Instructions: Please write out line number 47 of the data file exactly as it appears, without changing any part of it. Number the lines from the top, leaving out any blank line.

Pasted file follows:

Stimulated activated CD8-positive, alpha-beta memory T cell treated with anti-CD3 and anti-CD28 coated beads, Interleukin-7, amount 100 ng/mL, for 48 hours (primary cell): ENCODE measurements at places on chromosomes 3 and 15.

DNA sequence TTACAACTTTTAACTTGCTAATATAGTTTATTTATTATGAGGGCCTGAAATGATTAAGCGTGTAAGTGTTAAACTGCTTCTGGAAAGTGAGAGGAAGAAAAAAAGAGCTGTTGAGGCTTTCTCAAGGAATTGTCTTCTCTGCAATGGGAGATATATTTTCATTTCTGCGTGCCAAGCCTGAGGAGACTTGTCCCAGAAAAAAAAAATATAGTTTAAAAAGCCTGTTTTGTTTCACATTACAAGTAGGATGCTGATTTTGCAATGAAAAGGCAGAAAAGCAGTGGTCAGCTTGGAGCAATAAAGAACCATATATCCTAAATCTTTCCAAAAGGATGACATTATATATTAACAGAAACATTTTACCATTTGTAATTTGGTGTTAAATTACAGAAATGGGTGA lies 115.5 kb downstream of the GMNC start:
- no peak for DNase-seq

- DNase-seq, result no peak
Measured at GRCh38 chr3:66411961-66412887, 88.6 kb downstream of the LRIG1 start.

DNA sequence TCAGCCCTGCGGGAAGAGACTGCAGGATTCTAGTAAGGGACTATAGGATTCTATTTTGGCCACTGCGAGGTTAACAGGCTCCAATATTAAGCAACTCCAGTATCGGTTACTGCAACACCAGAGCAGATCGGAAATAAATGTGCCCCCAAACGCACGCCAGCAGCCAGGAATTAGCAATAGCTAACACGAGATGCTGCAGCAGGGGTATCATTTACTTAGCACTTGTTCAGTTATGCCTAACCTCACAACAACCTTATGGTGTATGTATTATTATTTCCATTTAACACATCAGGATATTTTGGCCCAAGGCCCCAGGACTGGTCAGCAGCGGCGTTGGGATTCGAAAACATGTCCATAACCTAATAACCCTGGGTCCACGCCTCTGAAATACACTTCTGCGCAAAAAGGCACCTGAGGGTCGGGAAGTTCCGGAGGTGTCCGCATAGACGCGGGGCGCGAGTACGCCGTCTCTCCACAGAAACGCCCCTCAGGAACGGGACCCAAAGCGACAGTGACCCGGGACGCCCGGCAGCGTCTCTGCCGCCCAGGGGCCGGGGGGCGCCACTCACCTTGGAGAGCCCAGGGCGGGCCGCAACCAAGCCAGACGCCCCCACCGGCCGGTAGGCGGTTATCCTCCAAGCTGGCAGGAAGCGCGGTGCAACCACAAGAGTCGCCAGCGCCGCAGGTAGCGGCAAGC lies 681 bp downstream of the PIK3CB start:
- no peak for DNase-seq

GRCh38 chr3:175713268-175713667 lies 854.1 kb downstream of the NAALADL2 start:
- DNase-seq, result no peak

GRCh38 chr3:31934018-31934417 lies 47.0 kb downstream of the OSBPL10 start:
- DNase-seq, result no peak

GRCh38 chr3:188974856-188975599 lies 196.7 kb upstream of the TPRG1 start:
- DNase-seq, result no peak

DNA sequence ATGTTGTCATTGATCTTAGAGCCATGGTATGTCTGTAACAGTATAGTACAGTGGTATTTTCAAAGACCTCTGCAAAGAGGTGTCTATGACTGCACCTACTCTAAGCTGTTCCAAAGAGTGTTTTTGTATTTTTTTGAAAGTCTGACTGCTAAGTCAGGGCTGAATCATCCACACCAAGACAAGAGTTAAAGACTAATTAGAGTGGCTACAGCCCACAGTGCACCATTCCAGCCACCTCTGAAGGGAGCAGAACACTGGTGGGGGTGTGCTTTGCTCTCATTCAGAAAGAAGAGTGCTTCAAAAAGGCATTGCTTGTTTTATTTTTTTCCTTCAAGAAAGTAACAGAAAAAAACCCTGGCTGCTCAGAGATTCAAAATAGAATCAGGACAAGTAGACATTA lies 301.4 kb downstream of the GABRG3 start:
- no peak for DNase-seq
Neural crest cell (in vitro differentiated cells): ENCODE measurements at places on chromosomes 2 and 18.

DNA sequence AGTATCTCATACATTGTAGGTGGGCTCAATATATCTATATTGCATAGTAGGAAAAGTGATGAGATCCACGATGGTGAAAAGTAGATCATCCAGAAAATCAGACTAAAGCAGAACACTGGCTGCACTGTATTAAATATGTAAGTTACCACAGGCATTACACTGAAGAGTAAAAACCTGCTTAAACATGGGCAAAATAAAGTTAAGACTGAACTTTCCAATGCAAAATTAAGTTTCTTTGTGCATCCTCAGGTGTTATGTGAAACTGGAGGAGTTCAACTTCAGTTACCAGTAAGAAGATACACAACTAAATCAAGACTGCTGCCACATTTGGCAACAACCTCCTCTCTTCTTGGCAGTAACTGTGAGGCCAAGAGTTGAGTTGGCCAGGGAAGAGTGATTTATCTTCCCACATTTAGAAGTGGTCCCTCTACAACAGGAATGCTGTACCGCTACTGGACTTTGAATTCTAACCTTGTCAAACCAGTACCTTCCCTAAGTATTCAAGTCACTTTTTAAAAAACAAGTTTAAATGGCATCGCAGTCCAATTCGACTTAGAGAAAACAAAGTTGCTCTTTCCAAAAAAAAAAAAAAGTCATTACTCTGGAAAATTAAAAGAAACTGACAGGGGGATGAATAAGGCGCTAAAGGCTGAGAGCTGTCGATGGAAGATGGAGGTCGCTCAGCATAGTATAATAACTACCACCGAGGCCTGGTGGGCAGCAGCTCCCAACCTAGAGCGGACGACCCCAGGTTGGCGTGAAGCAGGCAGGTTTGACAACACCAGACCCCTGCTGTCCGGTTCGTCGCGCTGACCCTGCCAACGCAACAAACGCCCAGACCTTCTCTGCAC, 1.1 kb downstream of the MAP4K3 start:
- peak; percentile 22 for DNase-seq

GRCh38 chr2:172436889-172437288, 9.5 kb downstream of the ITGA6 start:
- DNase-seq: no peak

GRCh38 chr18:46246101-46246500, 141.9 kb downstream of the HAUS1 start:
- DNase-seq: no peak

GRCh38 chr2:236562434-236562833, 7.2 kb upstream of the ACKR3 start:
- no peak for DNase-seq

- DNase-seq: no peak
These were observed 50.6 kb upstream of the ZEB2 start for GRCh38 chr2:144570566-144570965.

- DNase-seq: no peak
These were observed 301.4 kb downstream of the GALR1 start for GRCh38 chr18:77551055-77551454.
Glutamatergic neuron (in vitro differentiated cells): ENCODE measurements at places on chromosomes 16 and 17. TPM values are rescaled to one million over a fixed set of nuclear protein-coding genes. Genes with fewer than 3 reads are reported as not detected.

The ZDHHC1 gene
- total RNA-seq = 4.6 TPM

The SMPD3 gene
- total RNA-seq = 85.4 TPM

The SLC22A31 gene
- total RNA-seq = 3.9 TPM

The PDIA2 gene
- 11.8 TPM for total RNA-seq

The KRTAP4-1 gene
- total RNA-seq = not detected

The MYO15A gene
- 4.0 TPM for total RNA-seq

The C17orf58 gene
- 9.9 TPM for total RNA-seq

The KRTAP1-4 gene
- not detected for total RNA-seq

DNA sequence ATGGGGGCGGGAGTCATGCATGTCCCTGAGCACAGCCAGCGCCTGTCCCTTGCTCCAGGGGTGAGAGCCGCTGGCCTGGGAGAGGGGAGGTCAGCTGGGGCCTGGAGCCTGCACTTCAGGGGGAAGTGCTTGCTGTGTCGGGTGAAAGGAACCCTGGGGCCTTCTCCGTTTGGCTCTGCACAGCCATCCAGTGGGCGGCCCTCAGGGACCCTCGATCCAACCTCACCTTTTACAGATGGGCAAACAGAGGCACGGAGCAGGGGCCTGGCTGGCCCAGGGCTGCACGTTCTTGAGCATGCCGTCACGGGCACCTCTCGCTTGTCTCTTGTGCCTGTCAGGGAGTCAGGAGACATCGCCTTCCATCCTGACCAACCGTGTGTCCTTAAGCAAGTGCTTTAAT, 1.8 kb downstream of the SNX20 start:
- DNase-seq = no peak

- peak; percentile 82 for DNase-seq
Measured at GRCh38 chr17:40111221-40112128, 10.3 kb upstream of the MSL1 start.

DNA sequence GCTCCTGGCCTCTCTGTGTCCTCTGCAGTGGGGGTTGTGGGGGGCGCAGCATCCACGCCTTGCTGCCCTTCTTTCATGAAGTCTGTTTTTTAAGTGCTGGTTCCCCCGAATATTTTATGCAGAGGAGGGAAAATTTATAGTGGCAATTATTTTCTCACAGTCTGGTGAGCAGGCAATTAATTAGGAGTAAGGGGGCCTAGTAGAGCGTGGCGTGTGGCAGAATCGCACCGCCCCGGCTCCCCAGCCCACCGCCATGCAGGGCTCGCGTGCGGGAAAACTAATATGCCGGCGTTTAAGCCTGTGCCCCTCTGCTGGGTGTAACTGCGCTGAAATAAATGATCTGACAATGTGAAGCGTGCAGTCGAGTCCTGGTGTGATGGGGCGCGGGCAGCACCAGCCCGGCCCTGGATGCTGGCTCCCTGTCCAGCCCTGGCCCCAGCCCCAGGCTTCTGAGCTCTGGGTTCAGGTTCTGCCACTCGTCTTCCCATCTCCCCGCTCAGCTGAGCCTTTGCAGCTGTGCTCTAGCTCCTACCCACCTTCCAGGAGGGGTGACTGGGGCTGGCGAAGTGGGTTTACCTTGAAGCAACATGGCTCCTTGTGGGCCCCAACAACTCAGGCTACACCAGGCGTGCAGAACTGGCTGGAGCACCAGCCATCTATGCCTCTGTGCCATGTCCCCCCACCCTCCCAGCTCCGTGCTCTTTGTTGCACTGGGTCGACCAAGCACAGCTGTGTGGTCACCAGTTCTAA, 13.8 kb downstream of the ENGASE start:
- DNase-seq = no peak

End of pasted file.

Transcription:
- DNase-seq = no peak